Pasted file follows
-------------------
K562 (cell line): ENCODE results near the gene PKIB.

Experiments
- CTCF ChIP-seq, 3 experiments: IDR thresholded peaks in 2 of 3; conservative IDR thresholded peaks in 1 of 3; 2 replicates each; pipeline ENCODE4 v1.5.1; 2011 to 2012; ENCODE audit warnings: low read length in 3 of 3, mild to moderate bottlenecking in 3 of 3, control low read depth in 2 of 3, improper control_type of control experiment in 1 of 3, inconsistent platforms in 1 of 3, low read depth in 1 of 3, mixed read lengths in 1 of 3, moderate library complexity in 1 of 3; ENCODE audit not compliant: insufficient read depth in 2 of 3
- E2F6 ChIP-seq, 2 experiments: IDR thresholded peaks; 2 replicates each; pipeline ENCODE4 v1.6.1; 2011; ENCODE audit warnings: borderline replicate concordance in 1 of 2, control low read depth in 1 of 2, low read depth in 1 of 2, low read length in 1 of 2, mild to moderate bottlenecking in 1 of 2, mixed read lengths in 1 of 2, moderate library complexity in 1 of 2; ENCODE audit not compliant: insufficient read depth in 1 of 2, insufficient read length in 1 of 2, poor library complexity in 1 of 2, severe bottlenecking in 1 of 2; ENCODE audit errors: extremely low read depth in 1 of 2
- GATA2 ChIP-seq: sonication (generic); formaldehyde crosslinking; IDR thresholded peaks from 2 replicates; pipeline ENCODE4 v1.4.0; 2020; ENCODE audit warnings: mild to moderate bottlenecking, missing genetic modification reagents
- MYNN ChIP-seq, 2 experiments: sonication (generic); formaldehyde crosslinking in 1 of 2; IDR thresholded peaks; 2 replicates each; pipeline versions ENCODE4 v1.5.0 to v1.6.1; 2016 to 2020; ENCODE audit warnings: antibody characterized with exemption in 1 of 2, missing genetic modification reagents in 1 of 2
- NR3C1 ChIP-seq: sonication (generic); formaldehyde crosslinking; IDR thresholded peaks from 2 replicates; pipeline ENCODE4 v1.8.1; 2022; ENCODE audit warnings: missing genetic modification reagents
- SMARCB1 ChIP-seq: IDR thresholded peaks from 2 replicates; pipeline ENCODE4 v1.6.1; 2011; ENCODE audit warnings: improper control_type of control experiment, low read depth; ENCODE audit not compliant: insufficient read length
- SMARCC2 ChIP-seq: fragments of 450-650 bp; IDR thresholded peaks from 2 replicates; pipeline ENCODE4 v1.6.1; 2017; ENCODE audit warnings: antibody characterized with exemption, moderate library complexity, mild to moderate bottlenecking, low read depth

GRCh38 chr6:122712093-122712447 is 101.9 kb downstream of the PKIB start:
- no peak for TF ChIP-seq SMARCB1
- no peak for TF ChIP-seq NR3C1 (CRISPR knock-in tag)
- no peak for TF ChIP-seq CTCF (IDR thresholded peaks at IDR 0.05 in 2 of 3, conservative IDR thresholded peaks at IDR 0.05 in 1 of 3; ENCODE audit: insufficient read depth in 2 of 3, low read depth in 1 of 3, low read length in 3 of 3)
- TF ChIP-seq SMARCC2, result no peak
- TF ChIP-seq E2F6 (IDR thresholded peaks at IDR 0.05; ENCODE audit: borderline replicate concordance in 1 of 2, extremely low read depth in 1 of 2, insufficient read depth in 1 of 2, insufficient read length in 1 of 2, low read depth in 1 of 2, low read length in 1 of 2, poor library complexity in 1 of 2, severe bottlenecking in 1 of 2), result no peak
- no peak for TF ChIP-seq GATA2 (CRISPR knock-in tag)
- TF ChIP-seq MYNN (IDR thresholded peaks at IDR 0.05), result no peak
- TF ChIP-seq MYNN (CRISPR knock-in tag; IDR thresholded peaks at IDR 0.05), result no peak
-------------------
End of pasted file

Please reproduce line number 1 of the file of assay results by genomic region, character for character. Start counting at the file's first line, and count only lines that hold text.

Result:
K562 (cell line): ENCODE results near the gene PKIB.